Tag: "robot"

EP563: Two Steps Forward

AUTHOR: Holly Schofield

NARRATOR: Adam Pracht

HOST: Norm Sherman

about the author…

Holly Schofield travels through time at the rate of one second per second, oscillating between the alternate realities of city and country life. Her fiction has appeared in Lightspeed’s “Women Destroy Science Fiction”, AE, Unlikely Story, Tesseracts, and many other publications throughout the world. For more of her work, see hollyschofield.wordpress.com.

 

about the narrator…

Adam Pracht lives in Kansas, but asks that you not hold that against him. He works full-time as the public relations coordinator at McPherson College, where he also received his master’s in higher education administration in spring 2016. He’s excited to get his life back. He was the 2002 college recipient of the Robert F. Kennedy award for writing about the disadvantaged and has published a disappointingly slim volume of short stories called Frame Story: Seven Stories of Sci-Fi & Fantasy, Horror & Humor which is available from Amazon as an e-Book or in paperback. He’s been working on his second volume – Schrödinger’s Zombie: Seven Weird and Wonderful Tales of the Undead – since 2012 and successfully finished the first story. He hopes to complete it before he’s cremated and takes up permanent residence in an urn.
Two Steps Forward

By Holly Schofield

I eased myself down off the running board of the ’28 Hudson sedan then laid a hand on the hood in mute sympathy for its overheated pistons. A quick buttoning-up of my topcoat and a tug on my fedora and I felt ready to approach the farmhouse.

The old woman on the veranda watched me as I drew close. Fly-away gray hair surrounded a narrow, clever face, faded housedress atop rubber boots, she was as much of a hodgepodge as I used to be. The late model Stewart Warner radio perched on the windowsill shimmied with “The Spell of the Blues”. I hummed along as the saxophones swooped and soared.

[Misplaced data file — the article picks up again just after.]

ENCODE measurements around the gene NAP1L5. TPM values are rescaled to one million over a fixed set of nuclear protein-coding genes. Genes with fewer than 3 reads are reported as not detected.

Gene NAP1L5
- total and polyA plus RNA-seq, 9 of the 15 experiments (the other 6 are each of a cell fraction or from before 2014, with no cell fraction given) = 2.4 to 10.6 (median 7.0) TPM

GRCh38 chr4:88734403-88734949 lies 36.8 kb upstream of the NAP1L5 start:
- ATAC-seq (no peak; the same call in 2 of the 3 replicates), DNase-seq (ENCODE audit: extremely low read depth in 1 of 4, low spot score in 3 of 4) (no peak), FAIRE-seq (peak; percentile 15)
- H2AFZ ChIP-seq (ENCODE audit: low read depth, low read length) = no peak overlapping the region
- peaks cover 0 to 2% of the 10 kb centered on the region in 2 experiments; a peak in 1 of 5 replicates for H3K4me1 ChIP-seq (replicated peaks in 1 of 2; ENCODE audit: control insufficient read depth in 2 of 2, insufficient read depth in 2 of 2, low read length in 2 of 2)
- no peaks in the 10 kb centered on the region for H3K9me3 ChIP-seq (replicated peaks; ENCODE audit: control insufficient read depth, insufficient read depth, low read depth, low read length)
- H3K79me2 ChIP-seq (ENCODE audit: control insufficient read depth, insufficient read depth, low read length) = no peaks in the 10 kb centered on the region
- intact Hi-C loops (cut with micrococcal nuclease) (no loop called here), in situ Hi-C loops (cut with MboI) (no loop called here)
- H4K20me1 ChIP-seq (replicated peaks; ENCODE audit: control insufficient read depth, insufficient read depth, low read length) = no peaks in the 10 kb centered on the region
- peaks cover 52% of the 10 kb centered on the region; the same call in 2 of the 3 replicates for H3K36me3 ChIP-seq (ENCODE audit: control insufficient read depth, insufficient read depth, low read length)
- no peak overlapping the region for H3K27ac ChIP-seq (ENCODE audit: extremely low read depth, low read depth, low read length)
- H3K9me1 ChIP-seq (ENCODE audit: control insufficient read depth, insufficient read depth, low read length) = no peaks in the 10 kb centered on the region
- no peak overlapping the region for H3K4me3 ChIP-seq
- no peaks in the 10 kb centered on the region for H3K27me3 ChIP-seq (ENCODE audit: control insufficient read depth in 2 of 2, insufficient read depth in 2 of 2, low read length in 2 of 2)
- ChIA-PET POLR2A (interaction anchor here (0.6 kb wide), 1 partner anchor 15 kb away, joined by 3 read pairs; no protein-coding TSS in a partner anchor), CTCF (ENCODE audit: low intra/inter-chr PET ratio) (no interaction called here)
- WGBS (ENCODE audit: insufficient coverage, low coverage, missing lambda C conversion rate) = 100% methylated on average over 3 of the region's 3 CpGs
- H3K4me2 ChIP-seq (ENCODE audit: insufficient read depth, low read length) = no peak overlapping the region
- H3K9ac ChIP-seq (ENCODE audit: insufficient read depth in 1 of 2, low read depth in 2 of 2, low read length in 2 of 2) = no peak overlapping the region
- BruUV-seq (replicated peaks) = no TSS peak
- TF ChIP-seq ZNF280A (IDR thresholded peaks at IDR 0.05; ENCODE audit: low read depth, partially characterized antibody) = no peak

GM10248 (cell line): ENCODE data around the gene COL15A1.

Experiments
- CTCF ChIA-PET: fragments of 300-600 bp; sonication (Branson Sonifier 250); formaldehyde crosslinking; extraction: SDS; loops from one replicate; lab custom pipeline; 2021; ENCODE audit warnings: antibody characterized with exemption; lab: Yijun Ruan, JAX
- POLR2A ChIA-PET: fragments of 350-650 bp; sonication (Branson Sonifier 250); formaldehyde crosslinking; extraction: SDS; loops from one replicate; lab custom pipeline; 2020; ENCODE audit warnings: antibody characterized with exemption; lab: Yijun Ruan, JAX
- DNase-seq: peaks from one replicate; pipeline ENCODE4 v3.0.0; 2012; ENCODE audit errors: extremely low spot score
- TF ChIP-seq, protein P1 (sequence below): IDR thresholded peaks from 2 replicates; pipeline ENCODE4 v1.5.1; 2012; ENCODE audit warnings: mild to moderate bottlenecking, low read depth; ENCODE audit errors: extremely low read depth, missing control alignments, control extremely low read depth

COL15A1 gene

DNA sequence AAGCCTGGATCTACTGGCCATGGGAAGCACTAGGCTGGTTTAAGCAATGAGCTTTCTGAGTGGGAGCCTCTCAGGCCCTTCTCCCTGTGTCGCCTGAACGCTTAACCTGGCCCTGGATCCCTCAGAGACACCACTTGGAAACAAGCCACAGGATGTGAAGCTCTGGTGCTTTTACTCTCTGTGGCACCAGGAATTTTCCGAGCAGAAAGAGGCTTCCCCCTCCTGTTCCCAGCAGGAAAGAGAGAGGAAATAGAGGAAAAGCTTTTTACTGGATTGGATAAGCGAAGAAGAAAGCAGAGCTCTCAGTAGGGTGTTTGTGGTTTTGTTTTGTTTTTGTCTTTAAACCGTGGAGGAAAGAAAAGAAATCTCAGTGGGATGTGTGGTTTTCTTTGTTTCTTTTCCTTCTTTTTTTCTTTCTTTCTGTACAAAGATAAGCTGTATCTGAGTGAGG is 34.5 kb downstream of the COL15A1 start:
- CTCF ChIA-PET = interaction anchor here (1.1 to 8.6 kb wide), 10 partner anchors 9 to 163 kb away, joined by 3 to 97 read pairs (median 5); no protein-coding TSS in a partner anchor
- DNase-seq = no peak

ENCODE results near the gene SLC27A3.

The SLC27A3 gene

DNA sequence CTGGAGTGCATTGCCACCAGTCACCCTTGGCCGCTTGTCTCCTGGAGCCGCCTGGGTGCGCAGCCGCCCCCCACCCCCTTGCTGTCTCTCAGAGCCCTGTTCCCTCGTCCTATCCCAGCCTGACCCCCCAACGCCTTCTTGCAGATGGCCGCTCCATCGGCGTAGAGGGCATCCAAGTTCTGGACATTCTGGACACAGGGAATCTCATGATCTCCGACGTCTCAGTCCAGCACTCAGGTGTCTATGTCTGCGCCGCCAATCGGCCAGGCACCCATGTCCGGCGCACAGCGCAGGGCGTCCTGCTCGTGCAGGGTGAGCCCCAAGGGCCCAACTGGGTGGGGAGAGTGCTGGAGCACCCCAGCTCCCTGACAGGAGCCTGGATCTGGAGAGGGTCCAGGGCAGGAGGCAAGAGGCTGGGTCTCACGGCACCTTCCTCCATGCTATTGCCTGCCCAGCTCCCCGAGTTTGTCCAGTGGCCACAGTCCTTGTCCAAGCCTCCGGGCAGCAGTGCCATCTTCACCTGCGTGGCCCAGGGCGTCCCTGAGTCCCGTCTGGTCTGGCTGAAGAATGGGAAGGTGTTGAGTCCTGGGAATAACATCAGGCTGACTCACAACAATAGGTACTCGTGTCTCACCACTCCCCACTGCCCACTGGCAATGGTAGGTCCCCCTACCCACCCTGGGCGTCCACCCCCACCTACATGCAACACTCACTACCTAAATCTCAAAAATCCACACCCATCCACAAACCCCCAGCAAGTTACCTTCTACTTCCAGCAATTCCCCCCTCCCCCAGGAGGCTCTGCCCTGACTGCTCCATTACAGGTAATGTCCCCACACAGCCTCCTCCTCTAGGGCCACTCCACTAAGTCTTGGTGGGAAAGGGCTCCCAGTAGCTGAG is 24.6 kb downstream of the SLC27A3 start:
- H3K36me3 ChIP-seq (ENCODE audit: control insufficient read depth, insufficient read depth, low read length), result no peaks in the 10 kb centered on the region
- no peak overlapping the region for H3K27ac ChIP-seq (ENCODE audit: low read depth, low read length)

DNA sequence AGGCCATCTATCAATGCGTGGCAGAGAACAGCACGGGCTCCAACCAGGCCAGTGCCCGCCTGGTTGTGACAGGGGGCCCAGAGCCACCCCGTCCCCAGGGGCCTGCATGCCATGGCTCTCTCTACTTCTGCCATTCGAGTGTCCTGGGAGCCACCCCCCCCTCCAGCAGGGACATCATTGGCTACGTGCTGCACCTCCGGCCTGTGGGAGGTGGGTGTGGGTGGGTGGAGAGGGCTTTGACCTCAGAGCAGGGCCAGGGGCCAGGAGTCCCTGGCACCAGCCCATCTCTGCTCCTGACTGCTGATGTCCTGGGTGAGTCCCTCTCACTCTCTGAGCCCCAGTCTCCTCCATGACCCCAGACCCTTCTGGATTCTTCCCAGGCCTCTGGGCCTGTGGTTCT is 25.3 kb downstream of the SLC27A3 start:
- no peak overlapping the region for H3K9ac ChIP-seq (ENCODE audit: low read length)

The old woman fingered the jumble of items on her lap as if looking for a weapon and I stopped a few feet from the bottom step of the porch.

“Afternoon, ma’am.” I tipped my hat, not too far, and put my hands in my pockets. “I won’t take up much of your time. Your husband built that famous automated scarecrow, am I right?” At her tightening mouth, I quickly added, “I’m not a reporter, just an admirer. I saw that scarecrow ace the dance marathon at the Playland  Pavilion in Montreal last winter. Truly hep to the jive.”  The ballroom’s mirrored walls reflecting the graceful moves of the dark-suited figure, hands as clever as Frisco twirling a chiffon-clad partner–a sight worth seeing, all right. The old woman grunted and picked up a dirty rag. She poured something golden and syrupy over it from a pickle jar, and began rubbing a coaster-sized metal disc—a flywheel? a gear?—with more vigor than necessary.

EP561: The Android’s Prehistoric Menagerie

AUTHOR: A. Merc Rustad

NARRATOR: Setsu Uzume

HOST: Adam Pracht

about the author…

about the narrator… 

Setsu Uzume is the assistant edtior at Podcastle, and spent her formative years in and out of dojos. She also trained in a monastery in rural China, studying Daoism and swordplay. While she has dabbled in many arts, only writing and martial arts seem to have stuck. Find her on Twitter @KatanaPen
The Android’s Prehistoric Menagerie

By A. Merc Rustad

 

The world explodes.

 

#

 

Unit EX-702 comes back online when UV wavelengths activate its solar plating. Its optics are crusted with red dust; a low-powered system scan concludes that though its left arm is missing and there is excessive oxidation damage along its chassis and helmet, as well as a web spun from several arachnids (Nephila clavipes) now embedded in its servo stump, EX-702 is functional. Its operational protocols are intact.

This unit is programmed for the support of life and sapience.